• Smartphone Features. These are items that I’ll be expecting to have available from a “smartphone” device.
    • E-mail. I setup two IMAP accounts quickly with the built-in client and it seemed to work fine.  Under further testing though, things were less good.  When you delete a message from the G1, it does not delete it from the IMAP server.  Apparently this is a known issue and might be fixed in “cupcake” but not yet.  That’s terrible.  The workaround is to use the “K-9 Mail” application which is a fork of Android’s mail client that will ideally have its changes merged in eventually.  This client is more featureful and fixes the delete issue.  Neither client yet supports the IMAP idle feature (that is essentially the “push” feature in IMAP).  Apparently the iPhone has IMAP idle support, but doesn’t make very good use of it.  For e-mail being such a basic and expected feature of a smartphone, it is disappointing that this doesn’t work as well as it could.  I’m sure the Gmail support is much better than IMAP however, but that does me no good.
    • Web Browsing. The web browser is pretty good.  It would be nice to have the iPhone’s “pinching” but it is emmintely usable.
    • SSH. Remote systems administration is one of my goals for a smartphone. Google’s own “ConnectBot” application is stellar.  After figuring out the G1’s keyboard (and ConnectBot’s additional quirks) even vim is usable.  This is a big win over whatever SSH client I at one time used on the Axim.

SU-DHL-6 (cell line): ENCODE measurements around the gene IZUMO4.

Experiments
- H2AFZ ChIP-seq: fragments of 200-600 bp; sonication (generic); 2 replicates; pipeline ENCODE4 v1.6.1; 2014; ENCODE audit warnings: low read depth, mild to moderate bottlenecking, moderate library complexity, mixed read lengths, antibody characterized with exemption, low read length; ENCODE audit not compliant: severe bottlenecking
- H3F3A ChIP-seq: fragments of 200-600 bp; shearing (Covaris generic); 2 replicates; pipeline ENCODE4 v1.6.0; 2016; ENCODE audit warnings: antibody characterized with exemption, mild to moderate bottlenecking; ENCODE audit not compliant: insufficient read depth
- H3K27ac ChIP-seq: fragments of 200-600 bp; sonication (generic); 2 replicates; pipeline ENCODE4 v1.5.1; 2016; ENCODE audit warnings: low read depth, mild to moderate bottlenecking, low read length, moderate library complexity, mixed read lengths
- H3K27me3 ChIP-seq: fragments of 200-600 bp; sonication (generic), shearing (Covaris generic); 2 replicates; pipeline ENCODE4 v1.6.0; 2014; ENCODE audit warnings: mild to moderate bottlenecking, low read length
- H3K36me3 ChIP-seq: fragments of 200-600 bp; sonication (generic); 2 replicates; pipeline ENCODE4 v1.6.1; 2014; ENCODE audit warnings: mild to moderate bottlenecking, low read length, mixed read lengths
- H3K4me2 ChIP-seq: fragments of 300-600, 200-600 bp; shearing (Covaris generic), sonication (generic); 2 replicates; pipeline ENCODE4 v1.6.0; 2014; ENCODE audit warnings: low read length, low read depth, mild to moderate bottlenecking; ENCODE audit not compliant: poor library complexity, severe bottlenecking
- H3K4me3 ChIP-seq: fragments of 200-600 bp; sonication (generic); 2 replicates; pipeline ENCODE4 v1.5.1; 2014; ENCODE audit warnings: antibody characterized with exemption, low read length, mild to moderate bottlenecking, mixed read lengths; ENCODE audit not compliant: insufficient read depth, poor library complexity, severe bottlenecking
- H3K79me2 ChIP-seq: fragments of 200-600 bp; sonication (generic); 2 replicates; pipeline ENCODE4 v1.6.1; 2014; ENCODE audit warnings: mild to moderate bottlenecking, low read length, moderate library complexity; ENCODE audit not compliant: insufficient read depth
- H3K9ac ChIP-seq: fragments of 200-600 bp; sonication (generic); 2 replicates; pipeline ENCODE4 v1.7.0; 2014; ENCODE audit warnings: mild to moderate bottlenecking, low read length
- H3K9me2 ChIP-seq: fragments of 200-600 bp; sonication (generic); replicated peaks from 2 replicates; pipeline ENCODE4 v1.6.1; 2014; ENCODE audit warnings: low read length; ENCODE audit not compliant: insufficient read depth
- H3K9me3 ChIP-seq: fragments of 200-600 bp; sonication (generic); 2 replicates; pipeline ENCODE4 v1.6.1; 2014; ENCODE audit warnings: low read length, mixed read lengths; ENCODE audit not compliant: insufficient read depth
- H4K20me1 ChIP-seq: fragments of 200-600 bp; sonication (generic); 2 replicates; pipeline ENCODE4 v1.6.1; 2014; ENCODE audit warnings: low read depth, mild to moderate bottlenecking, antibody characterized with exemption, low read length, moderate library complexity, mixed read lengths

• Tethering. I hope to be able to use the G1 for tethering in certain situations.  It sounds like with a rooted G1 this will be possible without difficulty.  I have installed this, but no testing yet.  UPDATE: Some preliminary testing indicates this works great.
  • HTC / T-Mobile G1 Notes

    • Pocketability. Not bad.  I had both the VX8600 and G1 in the same pocket today without much difficulty.
    • Battery Life. Under heavy use, I’m seeing the phone drain about 20% per hour, and light use about 10% per hour.  I don’t have good stats on idle usage yet.  This might be an issue.  There are longer life batteries available.  Also, the batteries seem to charge very quickly.  UPDATE: After normal-ish day of use for me with 16.5 hours off-charger, the G1 has about 20% left.  Not too bad.
    • Application Updates. It seems that applications downloaded through the marketplace will automatically notify you when updates are available.  Much better than the X30!  Does the iPhone do that?
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April 2009